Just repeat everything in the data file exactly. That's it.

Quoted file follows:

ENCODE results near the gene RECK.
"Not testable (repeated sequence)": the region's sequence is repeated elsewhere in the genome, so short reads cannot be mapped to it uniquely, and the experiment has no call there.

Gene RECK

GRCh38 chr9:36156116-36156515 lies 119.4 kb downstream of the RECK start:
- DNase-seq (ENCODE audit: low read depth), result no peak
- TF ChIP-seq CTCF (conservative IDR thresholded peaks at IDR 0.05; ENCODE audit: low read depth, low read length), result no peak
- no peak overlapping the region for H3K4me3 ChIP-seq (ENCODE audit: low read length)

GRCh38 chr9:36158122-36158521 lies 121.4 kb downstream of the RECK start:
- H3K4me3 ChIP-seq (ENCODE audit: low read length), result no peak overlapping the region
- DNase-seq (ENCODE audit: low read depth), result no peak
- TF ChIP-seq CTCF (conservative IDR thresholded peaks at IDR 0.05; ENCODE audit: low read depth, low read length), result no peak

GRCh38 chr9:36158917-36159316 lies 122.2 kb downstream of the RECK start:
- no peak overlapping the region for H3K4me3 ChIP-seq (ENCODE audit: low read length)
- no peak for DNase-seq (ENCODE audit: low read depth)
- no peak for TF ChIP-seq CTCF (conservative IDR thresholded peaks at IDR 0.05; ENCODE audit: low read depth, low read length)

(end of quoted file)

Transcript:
ENCODE results near the gene RECK.
"Not testable (repeated sequence)": the region's sequence is repeated elsewhere in the genome, so short reads cannot be mapped to it uniquely, and the experiment has no call there.

Gene RECK

GRCh38 chr9:36156116-36156515 lies 119.4 kb downstream of the RECK start:
- DNase-seq (ENCODE audit: low read depth), result no peak
- TF ChIP-seq CTCF (conservative IDR thresholded peaks at IDR 0.05; ENCODE audit: low read depth, low read length), result no peak
- no peak overlapping the region for H3K4me3 ChIP-seq (ENCODE audit: low read length)

GRCh38 chr9:36158122-36158521 lies 121.4 kb downstream of the RECK start:
- H3K4me3 ChIP-seq (ENCODE audit: low read length), result no peak overlapping the region
- DNase-seq (ENCODE audit: low read depth), result no peak
- TF ChIP-seq CTCF (conservative IDR thresholded peaks at IDR 0.05; ENCODE audit: low read depth, low read length), result no peak

GRCh38 chr9:36158917-36159316 lies 122.2 kb downstream of the RECK start:
- no peak overlapping the region for H3K4me3 ChIP-seq (ENCODE audit: low read length)
- no peak for DNase-seq (ENCODE audit: low read depth)
- no peak for TF ChIP-seq CTCF (conservative IDR thresholded peaks at IDR 0.05; ENCODE audit: low read depth, low read length)